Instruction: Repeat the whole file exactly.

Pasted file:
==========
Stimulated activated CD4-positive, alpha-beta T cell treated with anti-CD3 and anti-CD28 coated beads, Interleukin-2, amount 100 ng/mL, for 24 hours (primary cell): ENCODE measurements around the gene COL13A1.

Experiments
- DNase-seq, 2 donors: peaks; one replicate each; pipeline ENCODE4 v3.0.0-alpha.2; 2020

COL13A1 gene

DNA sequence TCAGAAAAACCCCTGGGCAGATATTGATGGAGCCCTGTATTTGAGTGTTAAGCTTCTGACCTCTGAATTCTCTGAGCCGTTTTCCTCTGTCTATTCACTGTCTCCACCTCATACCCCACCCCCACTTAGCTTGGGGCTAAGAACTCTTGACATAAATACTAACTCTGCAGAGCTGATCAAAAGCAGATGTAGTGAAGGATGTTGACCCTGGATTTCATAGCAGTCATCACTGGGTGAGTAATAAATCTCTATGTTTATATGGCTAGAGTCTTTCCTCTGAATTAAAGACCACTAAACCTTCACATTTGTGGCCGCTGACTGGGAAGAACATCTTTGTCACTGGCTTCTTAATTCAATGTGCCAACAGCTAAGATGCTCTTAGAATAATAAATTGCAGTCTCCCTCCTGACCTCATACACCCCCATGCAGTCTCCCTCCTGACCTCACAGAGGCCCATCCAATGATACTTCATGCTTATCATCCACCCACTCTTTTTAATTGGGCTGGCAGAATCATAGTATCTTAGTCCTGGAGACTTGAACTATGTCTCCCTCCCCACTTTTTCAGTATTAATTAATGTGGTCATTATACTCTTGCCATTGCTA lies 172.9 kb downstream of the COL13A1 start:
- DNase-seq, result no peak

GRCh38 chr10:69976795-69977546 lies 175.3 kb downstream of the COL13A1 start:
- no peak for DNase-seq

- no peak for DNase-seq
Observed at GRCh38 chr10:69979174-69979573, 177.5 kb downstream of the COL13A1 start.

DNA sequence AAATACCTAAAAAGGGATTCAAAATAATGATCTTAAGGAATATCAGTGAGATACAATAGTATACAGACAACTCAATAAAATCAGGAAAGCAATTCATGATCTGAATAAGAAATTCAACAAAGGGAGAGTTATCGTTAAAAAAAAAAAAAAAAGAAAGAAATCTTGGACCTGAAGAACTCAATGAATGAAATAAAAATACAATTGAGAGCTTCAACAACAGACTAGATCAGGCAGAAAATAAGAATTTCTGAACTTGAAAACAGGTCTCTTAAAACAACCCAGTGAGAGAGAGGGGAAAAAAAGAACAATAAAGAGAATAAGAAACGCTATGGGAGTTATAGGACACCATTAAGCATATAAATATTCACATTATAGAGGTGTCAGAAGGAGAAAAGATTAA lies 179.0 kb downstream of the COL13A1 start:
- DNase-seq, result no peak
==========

Stimulated activated CD4-positive, alpha-beta T cell treated with anti-CD3 and anti-CD28 coated beads, Interleukin-2, amount 100 ng/mL, for 24 hours (primary cell): ENCODE measurements around the gene COL13A1.

Experiments
- DNase-seq, 2 donors: peaks; one replicate each; pipeline ENCODE4 v3.0.0-alpha.2; 2020

COL13A1 gene

DNA sequence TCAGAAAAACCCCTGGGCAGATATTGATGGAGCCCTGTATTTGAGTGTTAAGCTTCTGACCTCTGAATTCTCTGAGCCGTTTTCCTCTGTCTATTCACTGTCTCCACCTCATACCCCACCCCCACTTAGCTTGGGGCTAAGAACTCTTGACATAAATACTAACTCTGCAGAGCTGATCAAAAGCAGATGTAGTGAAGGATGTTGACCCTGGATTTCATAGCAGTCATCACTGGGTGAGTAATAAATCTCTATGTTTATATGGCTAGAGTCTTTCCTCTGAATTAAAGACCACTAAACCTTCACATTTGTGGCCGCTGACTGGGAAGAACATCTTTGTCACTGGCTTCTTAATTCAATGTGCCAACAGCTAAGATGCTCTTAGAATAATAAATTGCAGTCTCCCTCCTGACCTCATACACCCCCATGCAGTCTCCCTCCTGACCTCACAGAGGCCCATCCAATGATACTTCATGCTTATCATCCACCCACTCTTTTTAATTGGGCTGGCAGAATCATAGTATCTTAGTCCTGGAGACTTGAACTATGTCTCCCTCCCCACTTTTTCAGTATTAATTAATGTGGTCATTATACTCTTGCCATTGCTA lies 172.9 kb downstream of the COL13A1 start:
- DNase-seq, result no peak

GRCh38 chr10:69976795-69977546 lies 175.3 kb downstream of the COL13A1 start:
- no peak for DNase-seq

- no peak for DNase-seq
Observed at GRCh38 chr10:69979174-69979573, 177.5 kb downstream of the COL13A1 start.

DNA sequence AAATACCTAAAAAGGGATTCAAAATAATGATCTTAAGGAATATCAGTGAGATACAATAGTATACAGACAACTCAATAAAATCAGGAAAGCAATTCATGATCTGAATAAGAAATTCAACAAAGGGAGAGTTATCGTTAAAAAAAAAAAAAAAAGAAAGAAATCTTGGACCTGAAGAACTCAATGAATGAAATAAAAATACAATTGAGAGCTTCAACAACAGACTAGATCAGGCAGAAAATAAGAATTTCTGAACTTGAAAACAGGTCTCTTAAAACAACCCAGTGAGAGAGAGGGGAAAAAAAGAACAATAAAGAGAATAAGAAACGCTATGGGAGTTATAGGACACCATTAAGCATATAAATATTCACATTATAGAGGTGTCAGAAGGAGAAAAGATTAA lies 179.0 kb downstream of the COL13A1 start:
- DNase-seq, result no peak